I think what’s been great about the Youth Board is suddenly you have a real mix of voices and experiences just to feedback on. And one of the things I’ve really enjoyed as well is that, well, I work in theatre so I’m very plugged in, but it’s also really exciting that we’ve got some people who work in museums or in audience engagement, really diverse fields, and seeing the expertise there makes you think “oh wow, the conversations that we’re having!” it’s really exciting and just very different to what you’d get if it was just all theatre directors or theatre actors. Even if it’s someone thinking oh, I like theatre but I don’t make theatre, that’s probably the best person to have feeding back.
Even now what’s really exciting is now the Youth Board is a bit more established, there are people who have gone from being on the Youth Board to being involved with the organisation, whether that’s being in marketing or in the artistic team, so that’s quite exciting and hopefully will continue moving forward.
What kinds of decisions are left up to the board and what kinds of decisions are shared with the board?
I think it’s important to know that we are ultimately an advisory board, so our job is to advise we can’t really make any decisions ourselves and I think that’s probably the right decision. It’s quite interesting talking to senior board members it’s fantastic and exciting and its really fun to learn more about the inside of a theatre organisation but ultimately there are also some themes of governance where you have to accept, ok - that’s outside of our comfort zone and that’s something that the senior board members should be responsible for rather than us. In terms of making decisions, it’s more giving the evidence and making our case and being a proper advisor in that sense. I think ultimately, we just have to go “this is how we feel about it, but ultimately you are the governors and custodians of the theatre, it’s your decision.” But there are some decisions we have been able to contribute to or make in terms of how the Youth Board itself relates to the senior board and where we can sit within the Almeida.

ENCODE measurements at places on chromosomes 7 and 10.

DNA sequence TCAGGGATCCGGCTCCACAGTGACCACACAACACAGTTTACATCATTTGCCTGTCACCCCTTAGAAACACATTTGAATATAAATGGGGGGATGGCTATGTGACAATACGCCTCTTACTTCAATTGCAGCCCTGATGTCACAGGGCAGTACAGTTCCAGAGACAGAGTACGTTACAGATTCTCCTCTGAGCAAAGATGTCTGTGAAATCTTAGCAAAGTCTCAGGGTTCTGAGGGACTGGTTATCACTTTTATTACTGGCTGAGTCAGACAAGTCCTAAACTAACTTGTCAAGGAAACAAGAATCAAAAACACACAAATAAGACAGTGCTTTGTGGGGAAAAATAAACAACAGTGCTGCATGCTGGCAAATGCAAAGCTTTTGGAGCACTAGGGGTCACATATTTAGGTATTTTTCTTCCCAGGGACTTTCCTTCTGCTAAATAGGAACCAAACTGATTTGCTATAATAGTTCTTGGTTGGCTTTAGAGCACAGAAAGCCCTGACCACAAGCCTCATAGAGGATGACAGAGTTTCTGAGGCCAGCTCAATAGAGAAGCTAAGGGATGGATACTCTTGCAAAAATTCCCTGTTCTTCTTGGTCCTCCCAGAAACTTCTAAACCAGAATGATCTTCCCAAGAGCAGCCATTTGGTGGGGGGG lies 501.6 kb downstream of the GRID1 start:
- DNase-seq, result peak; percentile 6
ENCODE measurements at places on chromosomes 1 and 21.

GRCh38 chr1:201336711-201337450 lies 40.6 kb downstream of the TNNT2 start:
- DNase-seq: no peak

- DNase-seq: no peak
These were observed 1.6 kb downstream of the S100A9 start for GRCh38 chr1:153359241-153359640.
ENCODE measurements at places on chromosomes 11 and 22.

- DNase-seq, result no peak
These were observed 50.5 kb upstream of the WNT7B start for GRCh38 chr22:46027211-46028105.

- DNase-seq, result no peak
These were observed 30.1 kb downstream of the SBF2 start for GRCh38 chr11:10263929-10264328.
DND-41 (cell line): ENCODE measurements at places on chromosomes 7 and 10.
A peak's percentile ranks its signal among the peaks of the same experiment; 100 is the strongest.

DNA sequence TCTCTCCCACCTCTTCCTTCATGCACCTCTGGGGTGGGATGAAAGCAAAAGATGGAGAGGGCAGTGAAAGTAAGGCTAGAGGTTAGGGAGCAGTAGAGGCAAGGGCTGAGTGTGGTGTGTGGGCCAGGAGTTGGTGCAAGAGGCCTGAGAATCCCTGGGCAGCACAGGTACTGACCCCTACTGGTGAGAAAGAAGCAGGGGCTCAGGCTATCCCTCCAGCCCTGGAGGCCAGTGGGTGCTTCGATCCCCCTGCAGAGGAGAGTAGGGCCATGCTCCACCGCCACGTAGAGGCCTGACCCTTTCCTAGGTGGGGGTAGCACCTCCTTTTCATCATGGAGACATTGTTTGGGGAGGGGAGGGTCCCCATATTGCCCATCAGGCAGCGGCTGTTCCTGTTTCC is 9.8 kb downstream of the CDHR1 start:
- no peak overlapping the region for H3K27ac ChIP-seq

It appears, from the energy that you’re bringing to this interview, that you feel that your opinions and advice are really valued and taken on board?